A Royal Engagement: Waity Katie No More

It’s official: After months and maybe years of speculation, Wills is finally making an honest woman of Kate. The royal engagement was announced on Twitter today on the Clarence House Twitter feed and read:

The Prince of Wales is delighted to announce the engagement of Prince William to Miss Catherine Middleton – www.princeofwales.gov.uk  (Visit the link to read the full statement.)

Prince William and Kate Middleton have been dating since 2001 after meeting at university and actually split up at one point in 2007, so today’s news means royal watchers everywhere can breath a sigh of relief. Finally, Britain’s future monarch has his queen.

william and kate the waiting years

Today it was revealed the happy couple became engaged three weeks ago while on holiday in Kenya and William has given Kate his mother’s engagement ring, an oval blue sapphire surrounded by diamonds. A spring or summer wedding is being planned for 2011 after which Catherine’s official title will become Her Royal Highness Princess William of Wales (but we’ll call her Princess Catherine shall we?)

princess diana's engagement ring

Kate’s birth name is Catherine Elizabeth Middleton (that’s right, with a C, not a K) which means she will become the sixth Queen Catherine of England. Three Queen Catherines were married to Henry VIII alone:  Catherine of Aragon, Catherine Howard and Catherine Parr. The first Catherine was Catherine of Valois, wife of Henry V and the last was Catherine of Braganza, married to King Charles II.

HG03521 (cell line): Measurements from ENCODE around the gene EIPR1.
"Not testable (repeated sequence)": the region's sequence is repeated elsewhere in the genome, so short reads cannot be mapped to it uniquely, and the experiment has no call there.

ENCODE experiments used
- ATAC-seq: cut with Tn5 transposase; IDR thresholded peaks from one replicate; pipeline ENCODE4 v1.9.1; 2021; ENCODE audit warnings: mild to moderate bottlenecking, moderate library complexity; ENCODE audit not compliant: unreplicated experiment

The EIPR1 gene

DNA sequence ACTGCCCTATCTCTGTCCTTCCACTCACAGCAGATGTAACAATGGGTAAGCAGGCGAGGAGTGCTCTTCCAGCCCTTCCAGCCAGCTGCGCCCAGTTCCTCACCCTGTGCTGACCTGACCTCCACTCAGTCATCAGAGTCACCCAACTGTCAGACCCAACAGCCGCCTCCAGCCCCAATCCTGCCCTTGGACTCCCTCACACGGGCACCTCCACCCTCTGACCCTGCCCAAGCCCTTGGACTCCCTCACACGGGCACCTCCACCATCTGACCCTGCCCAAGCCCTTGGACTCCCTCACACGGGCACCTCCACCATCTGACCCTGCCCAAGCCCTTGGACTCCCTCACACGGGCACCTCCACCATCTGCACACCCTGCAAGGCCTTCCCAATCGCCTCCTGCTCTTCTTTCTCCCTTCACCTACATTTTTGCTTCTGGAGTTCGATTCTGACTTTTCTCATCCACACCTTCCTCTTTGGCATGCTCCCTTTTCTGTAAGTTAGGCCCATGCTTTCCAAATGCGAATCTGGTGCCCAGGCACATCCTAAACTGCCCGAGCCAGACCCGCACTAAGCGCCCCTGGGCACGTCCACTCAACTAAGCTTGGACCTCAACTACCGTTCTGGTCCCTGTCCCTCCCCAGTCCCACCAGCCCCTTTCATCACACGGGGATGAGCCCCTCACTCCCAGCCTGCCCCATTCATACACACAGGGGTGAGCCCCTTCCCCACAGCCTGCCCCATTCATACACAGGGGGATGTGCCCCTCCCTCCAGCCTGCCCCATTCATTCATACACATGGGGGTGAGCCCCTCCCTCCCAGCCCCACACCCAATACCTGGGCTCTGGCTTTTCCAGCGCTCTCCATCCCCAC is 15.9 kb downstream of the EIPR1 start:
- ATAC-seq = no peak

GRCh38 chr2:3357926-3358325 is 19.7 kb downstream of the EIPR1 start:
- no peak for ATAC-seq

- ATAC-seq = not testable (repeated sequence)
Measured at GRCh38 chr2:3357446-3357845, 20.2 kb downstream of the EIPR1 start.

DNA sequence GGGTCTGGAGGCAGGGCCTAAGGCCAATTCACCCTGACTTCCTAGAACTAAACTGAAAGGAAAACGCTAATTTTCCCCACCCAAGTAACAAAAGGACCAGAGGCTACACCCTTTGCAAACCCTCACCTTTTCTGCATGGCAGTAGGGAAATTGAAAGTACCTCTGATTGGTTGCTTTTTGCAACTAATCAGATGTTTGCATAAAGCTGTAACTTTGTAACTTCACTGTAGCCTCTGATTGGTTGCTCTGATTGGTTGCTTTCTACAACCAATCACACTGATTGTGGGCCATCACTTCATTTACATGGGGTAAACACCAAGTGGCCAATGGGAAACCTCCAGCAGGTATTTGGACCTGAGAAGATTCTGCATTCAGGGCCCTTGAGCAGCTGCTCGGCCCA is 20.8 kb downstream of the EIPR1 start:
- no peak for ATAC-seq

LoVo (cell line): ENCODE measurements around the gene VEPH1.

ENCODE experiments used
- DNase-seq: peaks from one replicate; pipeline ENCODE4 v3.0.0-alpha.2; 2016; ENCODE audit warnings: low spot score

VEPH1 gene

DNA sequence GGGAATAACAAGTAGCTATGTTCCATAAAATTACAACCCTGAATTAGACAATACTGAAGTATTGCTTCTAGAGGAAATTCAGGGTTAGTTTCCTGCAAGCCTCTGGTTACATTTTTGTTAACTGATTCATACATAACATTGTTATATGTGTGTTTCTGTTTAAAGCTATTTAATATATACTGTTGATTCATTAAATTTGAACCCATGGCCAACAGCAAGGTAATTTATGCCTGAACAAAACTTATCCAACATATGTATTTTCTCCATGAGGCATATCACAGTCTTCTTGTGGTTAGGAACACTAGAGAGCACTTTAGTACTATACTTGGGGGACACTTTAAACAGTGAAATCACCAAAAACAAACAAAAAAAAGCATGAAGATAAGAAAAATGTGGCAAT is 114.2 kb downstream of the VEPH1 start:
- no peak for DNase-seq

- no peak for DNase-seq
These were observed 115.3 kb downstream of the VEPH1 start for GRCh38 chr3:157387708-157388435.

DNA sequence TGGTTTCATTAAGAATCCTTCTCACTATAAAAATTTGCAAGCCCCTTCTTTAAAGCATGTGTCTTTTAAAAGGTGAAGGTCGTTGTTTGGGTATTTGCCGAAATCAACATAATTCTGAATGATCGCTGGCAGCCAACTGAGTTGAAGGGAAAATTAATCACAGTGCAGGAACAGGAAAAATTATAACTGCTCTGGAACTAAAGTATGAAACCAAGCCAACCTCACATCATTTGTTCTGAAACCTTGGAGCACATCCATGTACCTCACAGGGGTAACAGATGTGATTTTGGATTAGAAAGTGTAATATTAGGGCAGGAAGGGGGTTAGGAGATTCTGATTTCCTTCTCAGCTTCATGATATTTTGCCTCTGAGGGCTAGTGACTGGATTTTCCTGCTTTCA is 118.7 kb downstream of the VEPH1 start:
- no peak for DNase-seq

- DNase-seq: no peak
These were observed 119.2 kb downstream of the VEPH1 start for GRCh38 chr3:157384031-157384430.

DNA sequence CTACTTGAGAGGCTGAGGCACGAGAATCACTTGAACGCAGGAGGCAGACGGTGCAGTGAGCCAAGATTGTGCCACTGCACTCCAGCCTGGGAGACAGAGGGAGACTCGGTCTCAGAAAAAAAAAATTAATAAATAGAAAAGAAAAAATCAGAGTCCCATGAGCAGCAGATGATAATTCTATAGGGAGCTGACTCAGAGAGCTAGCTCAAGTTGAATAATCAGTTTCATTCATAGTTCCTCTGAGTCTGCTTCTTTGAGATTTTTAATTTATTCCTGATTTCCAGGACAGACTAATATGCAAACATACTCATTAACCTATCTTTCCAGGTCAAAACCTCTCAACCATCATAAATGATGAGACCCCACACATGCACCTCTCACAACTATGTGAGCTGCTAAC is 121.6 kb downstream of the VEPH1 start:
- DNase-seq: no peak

Each Catherine met an unhappy, if not disastrous fate, as in the case of Catherine Howard. Ouch! Such barbaric punishments are no longer practiced in England thankfully so things are already looking up for our newest Catherine.

Her biggest obstacle, I’m afraid, will be managing the press and preserving some semblance of privacy. She would do a good job to follow William’s lead, who has had to learn some very tough lessons about life in front of the cameras.

william and kate dating

Several times a week I listen to LBC, as I did today and naturally the topic of conversation was the royal engagement. Very quickly the calls went from expressions of joy and excitement to grumbling and moaning about the cost of the wedding.

Considering the current economic climate, many callers felt it would be inconsiderate for the royal family to splash out on a lavish wedding, after all, the British public is flipping the bill.

Others felt this happy occasion is just what Britons need to lift their spirits after two years of nothing but grim news. Then there’s the inevitable boost to the economy as royal watchers flood London to watch the happy event.

Where do you fall on this issue? Do you think the ceremony should be the traditional royal wedding, with all the bells and whistles or a more austere affair?  Boris Johnson chimed in today with his opinion, asking the happy couple to consider city hall as a cost effective alternative to a royal ceremony. What do you think? Rubbish?